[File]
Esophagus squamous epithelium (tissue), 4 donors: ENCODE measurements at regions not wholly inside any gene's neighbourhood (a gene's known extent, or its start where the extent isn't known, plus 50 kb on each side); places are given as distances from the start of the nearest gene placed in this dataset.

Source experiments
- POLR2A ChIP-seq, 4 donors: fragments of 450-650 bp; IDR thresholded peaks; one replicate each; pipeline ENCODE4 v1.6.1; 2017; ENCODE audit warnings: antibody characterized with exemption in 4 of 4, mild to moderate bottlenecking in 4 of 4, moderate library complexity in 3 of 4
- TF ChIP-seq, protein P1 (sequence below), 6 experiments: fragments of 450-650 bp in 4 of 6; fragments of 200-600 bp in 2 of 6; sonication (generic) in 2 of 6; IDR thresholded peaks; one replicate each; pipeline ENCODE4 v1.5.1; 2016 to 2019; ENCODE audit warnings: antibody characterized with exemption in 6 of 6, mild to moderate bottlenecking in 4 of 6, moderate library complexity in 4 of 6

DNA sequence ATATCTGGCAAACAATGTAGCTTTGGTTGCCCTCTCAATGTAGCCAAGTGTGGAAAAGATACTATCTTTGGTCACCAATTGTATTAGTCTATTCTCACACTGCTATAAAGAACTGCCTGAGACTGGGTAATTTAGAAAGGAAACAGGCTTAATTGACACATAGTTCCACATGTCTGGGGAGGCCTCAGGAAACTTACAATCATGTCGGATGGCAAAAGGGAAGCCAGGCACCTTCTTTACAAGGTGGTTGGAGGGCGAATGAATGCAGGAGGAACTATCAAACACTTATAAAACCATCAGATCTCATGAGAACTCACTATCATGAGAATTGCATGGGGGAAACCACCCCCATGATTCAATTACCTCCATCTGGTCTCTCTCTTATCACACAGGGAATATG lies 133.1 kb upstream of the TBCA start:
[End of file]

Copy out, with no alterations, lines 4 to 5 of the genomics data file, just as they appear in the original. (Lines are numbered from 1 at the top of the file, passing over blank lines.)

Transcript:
- TF ChIP-seq, protein P1 (sequence below), 6 experiments: fragments of 450-650 bp in 4 of 6; fragments of 200-600 bp in 2 of 6; sonication (generic) in 2 of 6; IDR thresholded peaks; one replicate each; pipeline ENCODE4 v1.5.1; 2016 to 2019; ENCODE audit warnings: antibody characterized with exemption in 6 of 6, mild to moderate bottlenecking in 4 of 6, moderate library complexity in 4 of 6

DNA sequence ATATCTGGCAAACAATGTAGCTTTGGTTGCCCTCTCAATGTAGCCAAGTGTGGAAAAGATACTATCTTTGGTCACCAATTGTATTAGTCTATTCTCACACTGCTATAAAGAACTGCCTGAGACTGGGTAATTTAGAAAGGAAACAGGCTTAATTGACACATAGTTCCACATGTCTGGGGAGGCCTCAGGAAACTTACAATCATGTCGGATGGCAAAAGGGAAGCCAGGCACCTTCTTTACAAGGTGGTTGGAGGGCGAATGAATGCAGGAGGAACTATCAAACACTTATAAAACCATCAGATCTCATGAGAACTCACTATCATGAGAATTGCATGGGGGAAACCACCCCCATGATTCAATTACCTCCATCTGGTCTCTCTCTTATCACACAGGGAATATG lies 133.1 kb upstream of the TBCA start: